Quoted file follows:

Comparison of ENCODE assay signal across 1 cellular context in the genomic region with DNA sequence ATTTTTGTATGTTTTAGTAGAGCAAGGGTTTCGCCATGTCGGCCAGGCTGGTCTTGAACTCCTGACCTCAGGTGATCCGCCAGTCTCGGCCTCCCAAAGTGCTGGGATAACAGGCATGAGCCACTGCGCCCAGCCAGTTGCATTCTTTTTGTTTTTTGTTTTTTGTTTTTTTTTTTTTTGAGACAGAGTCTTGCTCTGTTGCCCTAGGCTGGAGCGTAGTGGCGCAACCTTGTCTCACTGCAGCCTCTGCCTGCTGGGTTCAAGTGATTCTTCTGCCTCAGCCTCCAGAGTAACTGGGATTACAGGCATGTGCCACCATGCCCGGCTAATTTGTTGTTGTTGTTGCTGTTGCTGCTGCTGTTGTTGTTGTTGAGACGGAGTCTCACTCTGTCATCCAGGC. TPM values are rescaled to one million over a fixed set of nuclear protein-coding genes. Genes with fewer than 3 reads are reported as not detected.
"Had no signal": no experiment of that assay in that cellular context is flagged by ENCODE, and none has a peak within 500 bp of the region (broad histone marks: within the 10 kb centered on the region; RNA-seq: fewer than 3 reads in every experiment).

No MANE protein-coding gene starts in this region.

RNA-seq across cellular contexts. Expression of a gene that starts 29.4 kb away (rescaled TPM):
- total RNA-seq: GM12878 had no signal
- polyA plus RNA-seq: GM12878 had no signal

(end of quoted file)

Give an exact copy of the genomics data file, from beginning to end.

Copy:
Comparison of ENCODE assay signal across 1 cellular context in the genomic region with DNA sequence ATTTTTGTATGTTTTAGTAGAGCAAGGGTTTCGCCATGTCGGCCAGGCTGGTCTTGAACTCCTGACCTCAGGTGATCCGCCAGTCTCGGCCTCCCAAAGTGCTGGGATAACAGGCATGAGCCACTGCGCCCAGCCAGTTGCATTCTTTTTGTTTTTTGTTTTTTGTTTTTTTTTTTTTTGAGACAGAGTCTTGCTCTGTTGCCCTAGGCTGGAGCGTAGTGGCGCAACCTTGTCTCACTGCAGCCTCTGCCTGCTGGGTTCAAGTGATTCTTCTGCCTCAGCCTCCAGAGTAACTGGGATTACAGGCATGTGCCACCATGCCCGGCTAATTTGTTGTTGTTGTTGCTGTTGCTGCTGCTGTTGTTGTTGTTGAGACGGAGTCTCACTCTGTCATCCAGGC. TPM values are rescaled to one million over a fixed set of nuclear protein-coding genes. Genes with fewer than 3 reads are reported as not detected.
"Had no signal": no experiment of that assay in that cellular context is flagged by ENCODE, and none has a peak within 500 bp of the region (broad histone marks: within the 10 kb centered on the region; RNA-seq: fewer than 3 reads in every experiment).

No MANE protein-coding gene starts in this region.

RNA-seq across cellular contexts. Expression of a gene that starts 29.4 kb away (rescaled TPM):
- total RNA-seq: GM12878 had no signal
- polyA plus RNA-seq: GM12878 had no signal